Biomass: An environmentally acceptable fuel for the future

Research output: Contribution to journalReview article (Academic Journal)peer-review

16 Citations (Scopus)


Biomass fuels currently supply around 15 per cent of the World's energy. Much of this is in the form of traditional fuelwood, plant residues and dung, which are often inefficiently used and can be environmentally detrimental. There is great potential for the modernization of biomass fuels to produce convenient energy carriers, such as electricity, gases and transportation fuels, while continuing to provide for traditional uses of biomass; this is already happening in many countries. When produced in an efficient and sustainable manner, biomass energy has numerous environmental and social benefits compared with fossil fuels. These include waste control, nutrient recycling, job creation, use of surplus agricultural land in industrialized countries, provision of modern energy carriers to rural communities of developing countries, improved land management, and a reduction of CO2 levels. Using biomass to substitute for fossil fuels is afar more effective use of available land than simply growing trees as a carbon store. Biomass fuels can form part of a matrix of renewable fuel sources that increases the energy available for economic development in developing countries. In OECD Europe it is calculated that a potential of 9.0–13.5 EJ could be produced in 2050 on available land, which represents 17–30 per cent of projected total energy requirements.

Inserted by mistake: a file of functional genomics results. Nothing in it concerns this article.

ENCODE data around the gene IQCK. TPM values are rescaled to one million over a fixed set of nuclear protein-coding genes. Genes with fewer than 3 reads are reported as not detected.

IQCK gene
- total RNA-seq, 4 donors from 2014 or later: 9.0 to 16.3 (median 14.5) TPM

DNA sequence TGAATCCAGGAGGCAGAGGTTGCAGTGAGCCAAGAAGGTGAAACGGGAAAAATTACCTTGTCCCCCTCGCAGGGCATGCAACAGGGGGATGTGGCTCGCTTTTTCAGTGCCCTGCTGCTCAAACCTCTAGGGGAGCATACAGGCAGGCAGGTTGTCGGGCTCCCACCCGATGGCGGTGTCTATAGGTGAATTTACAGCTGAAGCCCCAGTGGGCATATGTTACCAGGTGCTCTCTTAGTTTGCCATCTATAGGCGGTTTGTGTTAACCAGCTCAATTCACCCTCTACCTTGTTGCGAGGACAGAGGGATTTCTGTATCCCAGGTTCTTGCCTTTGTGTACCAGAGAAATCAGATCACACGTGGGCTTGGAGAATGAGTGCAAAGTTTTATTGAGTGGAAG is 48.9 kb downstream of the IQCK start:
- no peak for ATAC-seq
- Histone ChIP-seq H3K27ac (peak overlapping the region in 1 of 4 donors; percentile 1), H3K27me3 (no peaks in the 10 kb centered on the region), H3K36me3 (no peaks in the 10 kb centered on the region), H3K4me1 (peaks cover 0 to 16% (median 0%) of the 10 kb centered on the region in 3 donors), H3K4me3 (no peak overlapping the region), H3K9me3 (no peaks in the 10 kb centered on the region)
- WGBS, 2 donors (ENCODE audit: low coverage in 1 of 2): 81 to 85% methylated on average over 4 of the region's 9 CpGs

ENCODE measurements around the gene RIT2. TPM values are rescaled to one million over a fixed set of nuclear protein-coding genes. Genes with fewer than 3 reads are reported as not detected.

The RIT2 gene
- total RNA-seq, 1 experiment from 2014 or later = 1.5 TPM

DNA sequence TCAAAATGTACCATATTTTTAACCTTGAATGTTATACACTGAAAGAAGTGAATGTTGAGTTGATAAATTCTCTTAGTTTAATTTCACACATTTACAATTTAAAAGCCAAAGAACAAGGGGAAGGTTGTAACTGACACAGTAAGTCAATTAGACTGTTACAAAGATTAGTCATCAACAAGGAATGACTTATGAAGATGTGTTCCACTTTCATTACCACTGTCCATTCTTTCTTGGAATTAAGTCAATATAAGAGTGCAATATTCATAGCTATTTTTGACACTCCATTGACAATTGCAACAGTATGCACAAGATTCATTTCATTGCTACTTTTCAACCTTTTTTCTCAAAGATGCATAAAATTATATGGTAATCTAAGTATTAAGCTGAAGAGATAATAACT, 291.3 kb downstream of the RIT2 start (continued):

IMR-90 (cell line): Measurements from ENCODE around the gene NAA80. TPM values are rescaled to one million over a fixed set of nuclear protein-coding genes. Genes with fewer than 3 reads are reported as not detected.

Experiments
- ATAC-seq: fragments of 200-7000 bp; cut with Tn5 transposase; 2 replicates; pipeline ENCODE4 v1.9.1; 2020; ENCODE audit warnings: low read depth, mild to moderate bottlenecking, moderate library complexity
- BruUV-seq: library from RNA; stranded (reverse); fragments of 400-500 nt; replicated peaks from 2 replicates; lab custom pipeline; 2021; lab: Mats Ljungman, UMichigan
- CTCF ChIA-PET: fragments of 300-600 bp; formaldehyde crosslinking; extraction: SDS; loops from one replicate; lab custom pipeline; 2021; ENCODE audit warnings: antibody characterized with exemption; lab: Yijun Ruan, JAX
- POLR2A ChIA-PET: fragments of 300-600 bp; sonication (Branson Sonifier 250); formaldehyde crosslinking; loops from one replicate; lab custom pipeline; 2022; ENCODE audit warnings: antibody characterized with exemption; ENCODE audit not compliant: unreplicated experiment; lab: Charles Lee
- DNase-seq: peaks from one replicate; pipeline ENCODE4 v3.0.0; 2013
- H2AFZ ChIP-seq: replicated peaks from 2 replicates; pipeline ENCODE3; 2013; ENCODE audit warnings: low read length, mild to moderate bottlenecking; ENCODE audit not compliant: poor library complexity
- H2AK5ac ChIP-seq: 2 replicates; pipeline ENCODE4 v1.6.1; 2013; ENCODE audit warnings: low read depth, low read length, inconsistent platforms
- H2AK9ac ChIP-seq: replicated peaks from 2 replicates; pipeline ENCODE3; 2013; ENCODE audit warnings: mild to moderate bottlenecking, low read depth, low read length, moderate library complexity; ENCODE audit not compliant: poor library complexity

Original languageEnglish
Pages (from-to)203-213
Number of pages11
JournalProceedings of the Institution of Mechanical Engineers, Part A: Journal of Power and Energy
Issue number3
Publication statusPublished - Aug 1995


  • bioenergy
  • biogas
  • biomass
  • environmental issues
  • land availability
  • liquid biofuels
  • renewable fuel


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